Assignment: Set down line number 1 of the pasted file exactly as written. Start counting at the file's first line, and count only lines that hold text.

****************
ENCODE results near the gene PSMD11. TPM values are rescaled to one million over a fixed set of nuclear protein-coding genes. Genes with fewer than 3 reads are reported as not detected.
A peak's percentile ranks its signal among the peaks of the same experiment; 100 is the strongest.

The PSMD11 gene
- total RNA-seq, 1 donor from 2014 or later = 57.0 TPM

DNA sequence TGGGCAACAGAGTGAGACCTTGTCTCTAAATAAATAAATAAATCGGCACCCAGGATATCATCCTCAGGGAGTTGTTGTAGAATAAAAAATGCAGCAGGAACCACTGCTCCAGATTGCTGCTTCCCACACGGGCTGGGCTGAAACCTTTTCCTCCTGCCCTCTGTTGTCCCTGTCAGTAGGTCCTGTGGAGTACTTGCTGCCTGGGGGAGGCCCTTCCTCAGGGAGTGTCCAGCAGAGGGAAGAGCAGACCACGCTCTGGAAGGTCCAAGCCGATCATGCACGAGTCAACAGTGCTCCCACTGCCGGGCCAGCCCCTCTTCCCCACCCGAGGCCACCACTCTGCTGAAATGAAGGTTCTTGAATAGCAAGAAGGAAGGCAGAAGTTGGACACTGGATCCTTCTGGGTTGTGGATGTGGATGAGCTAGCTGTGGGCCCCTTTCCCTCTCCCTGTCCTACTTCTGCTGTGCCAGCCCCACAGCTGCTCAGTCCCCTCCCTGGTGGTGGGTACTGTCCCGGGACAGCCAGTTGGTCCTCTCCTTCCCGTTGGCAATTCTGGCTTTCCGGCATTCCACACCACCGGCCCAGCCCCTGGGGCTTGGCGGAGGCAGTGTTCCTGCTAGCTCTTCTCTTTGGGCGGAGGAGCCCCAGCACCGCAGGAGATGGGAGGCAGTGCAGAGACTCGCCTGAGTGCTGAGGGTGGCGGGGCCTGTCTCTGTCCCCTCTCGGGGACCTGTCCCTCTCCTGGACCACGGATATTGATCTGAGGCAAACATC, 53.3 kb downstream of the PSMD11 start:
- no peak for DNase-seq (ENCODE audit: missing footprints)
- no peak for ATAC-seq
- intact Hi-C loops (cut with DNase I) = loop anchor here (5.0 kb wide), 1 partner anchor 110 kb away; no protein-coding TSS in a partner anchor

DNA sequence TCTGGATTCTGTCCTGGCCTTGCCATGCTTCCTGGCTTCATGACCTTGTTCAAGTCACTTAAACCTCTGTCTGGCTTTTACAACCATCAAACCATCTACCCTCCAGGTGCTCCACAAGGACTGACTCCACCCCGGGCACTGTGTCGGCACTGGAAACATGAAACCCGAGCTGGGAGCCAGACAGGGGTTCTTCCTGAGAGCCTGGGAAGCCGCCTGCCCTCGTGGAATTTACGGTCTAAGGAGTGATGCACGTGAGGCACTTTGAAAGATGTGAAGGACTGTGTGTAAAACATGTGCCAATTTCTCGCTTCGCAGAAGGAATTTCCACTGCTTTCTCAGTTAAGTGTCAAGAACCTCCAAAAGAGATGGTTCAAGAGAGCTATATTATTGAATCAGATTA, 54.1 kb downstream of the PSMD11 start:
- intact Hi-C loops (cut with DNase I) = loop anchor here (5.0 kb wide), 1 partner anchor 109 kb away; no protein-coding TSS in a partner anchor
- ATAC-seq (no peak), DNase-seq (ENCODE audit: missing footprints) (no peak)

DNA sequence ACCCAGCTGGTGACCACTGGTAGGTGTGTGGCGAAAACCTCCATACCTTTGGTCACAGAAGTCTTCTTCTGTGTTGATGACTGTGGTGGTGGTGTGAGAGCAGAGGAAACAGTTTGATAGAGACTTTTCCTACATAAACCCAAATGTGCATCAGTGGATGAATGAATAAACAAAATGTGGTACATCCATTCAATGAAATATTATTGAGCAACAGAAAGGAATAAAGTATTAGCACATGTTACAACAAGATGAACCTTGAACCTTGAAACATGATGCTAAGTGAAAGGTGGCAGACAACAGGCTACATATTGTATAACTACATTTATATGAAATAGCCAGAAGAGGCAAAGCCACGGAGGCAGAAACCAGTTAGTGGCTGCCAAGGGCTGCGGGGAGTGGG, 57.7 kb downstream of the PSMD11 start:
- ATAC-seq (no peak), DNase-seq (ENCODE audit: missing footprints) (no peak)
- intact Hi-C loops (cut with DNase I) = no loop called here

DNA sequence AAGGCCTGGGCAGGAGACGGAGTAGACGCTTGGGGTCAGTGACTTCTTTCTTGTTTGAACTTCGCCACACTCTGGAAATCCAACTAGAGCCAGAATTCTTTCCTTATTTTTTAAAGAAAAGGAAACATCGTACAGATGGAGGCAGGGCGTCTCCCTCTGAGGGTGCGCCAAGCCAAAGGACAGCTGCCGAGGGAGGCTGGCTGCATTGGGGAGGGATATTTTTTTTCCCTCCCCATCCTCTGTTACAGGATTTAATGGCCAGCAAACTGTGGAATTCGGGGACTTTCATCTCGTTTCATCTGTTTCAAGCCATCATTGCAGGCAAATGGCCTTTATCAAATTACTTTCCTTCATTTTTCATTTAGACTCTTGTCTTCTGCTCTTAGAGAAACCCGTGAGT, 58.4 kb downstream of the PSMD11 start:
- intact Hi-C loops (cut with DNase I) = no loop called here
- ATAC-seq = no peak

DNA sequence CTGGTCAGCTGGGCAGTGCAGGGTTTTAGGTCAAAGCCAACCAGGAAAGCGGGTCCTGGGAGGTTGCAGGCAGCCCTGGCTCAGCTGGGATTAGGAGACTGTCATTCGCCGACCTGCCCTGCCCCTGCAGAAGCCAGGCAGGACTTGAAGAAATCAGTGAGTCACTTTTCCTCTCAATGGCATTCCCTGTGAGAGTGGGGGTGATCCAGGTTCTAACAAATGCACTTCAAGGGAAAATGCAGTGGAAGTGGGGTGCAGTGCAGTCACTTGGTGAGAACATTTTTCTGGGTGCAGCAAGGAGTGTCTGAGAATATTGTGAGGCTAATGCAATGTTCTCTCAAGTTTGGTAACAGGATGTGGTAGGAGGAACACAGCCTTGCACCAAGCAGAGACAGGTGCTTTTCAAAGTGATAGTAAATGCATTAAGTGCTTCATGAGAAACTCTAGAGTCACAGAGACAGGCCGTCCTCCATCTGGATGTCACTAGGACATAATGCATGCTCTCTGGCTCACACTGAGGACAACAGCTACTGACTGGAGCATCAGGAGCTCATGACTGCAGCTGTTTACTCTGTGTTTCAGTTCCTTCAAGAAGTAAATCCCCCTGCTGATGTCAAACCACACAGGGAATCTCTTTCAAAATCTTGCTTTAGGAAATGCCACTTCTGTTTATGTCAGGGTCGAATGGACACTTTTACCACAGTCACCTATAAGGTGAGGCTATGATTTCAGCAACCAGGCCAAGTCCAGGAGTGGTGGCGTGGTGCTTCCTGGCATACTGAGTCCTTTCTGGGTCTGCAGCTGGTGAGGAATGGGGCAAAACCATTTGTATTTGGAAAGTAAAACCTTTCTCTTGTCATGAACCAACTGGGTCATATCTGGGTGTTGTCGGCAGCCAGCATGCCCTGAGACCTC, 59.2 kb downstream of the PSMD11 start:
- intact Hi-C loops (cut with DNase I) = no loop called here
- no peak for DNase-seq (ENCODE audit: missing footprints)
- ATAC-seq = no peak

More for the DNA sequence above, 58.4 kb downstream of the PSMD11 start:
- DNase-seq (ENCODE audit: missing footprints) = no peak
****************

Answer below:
ENCODE results near the gene PSMD11. TPM values are rescaled to one million over a fixed set of nuclear protein-coding genes. Genes with fewer than 3 reads are reported as not detected.